He doesn’t try to explain this, but he does say why hanging on to these two impossible thoughts is important: because Jesus is the fullness of God, and the fullness of humanity, when we are baptized into him, we are baptized into God. Because he lived and died and was resurrected, we too, will live and die, and rise again. For Paul, the paradox of Jesus’ humanity and deity was the very crux of salvation. Without both, for Paul, there is no resurrection of the body.


The part of the Creed where it mentions Jesus descending into Hell, is hard for some folks. The literal meaning of hell is “the place of the dead,” but I think there is more to it than that. While it might be uncomfortable to think of Jesus going to hell, I believe that he did descend to hell, whatever you think that hell means. If you think that hell is where you are separated from God, I think that’s where he went. If you think that hell is that lake of fire, screaming, torture, demons, the whole thing, I think that’s where he went. It’s not important to me where or what hell really is. For me, it’s enough that whatever it is, Jesus went there, and proclaimed the Gospel.


In that moment on the cross, Jesus took on the sin of humankind. And in that moment, he experienced the full weight of our sin. He became sin. And then he died. And for three days, he was dead. And I believe that during that time, he was in the place of the dead, whatever or wherever that is, and was doing the work that he had always done while he was alive: healing, saving, welcoming, loving.


And I’m not the only one who thinks that. In First Peter 4:6, we read, “…this is the reason the gospel was proclaimed even to the dead, so that, though they had been judged in the flesh as everyone is judged, they might live in the spirit as God does.”


Jesus was busy those three days between crucifixion and resurrection. He descended into Hell and did what he always does.


Now the rest of the Creed is pretty straightforward, with a couple of strange sounding phrases that stick out to our modern ears. Most of these are artifacts of the King James English, and fairly easy to explain, like, “Quick and the Dead,” meaning simply those who are both living and dead. Or, “Holy Ghost”, which is an older form of the words, “Holy Spirit”. Not so hard.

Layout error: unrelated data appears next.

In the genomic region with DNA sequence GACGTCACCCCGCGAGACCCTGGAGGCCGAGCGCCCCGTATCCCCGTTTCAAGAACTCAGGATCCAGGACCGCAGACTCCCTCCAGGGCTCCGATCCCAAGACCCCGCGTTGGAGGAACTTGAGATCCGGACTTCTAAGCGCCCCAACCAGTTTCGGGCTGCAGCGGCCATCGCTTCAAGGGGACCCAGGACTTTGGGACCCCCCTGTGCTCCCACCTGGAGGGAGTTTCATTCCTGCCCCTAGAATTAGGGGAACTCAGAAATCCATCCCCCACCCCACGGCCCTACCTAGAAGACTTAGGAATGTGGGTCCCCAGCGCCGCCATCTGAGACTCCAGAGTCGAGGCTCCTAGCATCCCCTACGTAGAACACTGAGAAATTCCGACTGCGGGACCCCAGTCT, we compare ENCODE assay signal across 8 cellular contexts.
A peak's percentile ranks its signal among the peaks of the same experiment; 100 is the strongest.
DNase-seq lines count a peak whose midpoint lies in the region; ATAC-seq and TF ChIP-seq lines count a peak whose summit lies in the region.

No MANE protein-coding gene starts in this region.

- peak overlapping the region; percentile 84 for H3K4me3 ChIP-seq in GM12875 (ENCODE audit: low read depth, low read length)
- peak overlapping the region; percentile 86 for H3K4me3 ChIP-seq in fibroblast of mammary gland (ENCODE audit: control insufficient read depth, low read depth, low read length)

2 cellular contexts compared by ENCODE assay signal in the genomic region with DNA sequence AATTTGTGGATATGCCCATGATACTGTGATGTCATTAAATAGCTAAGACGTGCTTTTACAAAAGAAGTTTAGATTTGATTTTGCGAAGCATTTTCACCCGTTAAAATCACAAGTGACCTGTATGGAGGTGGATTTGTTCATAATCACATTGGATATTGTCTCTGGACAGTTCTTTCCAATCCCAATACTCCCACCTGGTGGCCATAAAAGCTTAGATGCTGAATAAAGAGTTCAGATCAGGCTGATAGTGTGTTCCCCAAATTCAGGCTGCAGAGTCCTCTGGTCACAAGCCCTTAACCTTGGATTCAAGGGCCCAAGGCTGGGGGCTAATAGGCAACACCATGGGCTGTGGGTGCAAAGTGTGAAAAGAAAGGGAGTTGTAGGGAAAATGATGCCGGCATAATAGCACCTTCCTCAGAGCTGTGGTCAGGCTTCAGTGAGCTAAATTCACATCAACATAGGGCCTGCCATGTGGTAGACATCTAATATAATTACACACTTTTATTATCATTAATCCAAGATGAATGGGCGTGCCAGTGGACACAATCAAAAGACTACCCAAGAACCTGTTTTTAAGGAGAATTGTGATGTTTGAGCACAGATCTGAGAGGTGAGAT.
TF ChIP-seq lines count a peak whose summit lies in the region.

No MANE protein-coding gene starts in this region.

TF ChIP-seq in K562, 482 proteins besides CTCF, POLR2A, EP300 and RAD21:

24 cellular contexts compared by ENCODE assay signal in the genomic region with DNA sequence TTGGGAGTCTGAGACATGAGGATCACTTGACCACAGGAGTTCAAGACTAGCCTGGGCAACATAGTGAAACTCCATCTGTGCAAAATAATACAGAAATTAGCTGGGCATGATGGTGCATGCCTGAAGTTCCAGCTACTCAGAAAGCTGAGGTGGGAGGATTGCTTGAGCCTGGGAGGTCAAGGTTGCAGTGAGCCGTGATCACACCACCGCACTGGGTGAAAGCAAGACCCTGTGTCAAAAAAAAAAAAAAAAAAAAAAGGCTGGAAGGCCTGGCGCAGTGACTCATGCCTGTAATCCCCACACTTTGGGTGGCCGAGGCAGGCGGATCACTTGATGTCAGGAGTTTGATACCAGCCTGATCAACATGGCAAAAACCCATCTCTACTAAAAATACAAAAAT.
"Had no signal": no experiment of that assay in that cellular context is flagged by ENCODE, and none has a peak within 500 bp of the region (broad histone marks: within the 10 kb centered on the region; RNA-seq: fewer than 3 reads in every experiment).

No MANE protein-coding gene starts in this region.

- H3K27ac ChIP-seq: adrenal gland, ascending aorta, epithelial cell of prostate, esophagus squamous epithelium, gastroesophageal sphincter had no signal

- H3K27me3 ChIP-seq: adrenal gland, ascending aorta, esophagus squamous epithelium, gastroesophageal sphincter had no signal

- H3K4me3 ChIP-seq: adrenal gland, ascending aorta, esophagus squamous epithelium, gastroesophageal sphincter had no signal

“I believe in the Holy catholic Church” is a little harder, but the word, “catholic” has a meaning quite apart from religion, and that is, “to include a wide variety of things, all embracing.” Catholic originally referred to a church that was huge, wide, encompassing many different cultures and languages. That’s what small ‘c’ catholic means.


Unfortunately this word has become something else. Efforts have been made to rewrite the Creed, but the problem is, when we do that, we’re not saying the same words as the other Christian Churches around the world, and this sort of negates the wonderful ‘catholic’ nature of the world-wide church. And so we continue to use some of the archaic and problematic words, knowing that what we believe and do is contained within them, even if they are somewhat archaic and hard to understand..


But the main point of the Apostles’ Creed is help us remember the Gospel, the good news of Jesus Christ. Jesus came to us as God and as a human being. He was born, and died, like us, and in every way lived the way we did, except that he did not sin. He died horribly on our behalf, and wore the weight of humanity’s sin, becoming separated from God. He went to the place of the dead, and proclaimed life to those who were there. He was raised from the dead by God, and in this act, all of us were raised with him.


In short, Jesus knows who we are. He knows where we are. He knows our pain, our joys, our shame. He has felt the cruel stab of separation from God. He knows grief, and sorrow, and ultimately, he knows resurrection. And because he does, we, too, are able to trust his words, when he says that he has gone before us to prepare a room for us in our Father’s house.


And that is good news.


Thanks be to God.